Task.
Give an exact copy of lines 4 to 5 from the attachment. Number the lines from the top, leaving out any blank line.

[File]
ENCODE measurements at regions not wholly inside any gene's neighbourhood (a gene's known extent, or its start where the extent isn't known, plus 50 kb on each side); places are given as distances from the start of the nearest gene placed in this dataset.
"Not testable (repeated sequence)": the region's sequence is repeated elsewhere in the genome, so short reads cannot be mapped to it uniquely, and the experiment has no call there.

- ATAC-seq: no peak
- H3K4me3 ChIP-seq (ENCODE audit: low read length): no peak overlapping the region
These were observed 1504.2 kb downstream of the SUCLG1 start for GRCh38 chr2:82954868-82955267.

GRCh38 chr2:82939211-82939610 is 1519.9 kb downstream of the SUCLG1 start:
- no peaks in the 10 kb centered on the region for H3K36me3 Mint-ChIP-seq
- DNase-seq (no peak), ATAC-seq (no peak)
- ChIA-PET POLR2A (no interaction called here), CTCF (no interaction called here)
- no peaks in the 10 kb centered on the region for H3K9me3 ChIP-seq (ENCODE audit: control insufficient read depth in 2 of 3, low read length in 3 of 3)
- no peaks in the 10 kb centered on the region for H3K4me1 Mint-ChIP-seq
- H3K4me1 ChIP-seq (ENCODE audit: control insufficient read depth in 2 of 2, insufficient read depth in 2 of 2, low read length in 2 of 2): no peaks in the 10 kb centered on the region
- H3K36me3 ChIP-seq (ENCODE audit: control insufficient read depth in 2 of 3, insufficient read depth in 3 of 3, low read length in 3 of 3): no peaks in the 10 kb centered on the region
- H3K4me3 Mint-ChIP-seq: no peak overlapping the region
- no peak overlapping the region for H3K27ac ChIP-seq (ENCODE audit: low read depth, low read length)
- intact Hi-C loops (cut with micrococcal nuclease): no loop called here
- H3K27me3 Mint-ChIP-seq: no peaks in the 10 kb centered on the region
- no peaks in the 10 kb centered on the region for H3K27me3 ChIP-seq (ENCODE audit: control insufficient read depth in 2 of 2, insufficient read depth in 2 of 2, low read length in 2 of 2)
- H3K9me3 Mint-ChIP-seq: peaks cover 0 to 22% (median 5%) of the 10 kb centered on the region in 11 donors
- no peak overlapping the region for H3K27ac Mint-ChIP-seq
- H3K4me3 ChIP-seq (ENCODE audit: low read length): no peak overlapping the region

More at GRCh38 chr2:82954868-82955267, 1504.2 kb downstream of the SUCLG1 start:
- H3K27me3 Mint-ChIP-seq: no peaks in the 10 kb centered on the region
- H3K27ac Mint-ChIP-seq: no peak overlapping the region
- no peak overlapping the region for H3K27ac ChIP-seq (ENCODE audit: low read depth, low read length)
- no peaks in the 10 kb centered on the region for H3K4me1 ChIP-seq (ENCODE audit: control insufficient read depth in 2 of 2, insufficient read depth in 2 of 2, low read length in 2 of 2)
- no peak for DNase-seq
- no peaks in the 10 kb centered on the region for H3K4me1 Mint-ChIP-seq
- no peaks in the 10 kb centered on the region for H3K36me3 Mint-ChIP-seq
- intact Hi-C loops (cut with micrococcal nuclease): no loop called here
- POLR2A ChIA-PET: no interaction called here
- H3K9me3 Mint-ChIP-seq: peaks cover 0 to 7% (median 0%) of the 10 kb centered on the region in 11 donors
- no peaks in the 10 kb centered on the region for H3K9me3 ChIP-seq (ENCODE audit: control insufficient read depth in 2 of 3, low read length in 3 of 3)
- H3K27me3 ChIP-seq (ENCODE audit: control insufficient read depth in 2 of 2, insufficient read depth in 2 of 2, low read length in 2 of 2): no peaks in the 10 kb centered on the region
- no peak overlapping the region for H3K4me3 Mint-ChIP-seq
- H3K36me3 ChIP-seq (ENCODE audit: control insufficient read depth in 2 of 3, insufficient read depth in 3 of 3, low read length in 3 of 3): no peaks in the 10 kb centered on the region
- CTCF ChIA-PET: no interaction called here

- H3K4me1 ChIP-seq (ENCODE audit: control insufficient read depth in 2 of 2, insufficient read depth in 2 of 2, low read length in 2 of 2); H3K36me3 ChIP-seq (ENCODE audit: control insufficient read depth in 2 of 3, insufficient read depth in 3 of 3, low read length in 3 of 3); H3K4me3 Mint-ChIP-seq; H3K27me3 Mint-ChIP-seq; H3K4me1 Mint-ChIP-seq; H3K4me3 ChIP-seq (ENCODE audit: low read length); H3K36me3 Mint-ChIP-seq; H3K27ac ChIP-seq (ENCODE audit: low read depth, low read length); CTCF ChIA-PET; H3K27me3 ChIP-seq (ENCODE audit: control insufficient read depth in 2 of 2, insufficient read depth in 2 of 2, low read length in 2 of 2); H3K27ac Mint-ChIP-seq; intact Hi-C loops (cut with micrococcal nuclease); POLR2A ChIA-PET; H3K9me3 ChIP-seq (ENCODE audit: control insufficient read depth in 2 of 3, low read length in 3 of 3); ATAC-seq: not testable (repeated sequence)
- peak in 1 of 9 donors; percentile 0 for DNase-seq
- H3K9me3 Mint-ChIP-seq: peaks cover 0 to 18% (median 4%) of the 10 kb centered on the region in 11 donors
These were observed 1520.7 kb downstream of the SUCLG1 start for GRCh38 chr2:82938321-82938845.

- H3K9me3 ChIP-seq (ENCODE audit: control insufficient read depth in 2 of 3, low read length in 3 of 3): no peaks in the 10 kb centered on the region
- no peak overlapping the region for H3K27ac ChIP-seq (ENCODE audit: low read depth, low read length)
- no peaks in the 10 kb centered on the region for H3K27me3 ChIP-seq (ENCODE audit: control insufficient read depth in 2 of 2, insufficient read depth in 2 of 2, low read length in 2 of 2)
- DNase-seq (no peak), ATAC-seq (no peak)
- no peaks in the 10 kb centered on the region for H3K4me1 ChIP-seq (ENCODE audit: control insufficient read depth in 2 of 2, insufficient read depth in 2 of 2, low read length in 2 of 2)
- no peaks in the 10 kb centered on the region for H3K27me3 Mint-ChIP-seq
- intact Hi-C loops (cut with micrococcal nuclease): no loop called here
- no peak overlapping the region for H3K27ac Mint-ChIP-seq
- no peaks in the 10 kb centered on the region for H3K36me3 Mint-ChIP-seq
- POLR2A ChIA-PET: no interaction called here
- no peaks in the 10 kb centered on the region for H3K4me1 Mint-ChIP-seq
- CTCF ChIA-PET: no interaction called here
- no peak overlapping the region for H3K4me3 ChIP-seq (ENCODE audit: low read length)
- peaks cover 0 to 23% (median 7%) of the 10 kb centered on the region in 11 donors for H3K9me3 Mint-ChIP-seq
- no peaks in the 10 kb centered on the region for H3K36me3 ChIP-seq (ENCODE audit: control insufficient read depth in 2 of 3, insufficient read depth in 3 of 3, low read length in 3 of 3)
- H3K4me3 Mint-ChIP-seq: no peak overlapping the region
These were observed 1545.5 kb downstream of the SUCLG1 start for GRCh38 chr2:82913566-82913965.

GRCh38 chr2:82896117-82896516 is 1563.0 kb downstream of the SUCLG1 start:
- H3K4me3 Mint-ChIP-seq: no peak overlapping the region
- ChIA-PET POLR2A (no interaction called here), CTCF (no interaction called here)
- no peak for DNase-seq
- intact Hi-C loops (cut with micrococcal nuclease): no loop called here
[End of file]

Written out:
- H3K4me3 ChIP-seq (ENCODE audit: low read length): no peak overlapping the region
These were observed 1504.2 kb downstream of the SUCLG1 start for GRCh38 chr2:82954868-82955267.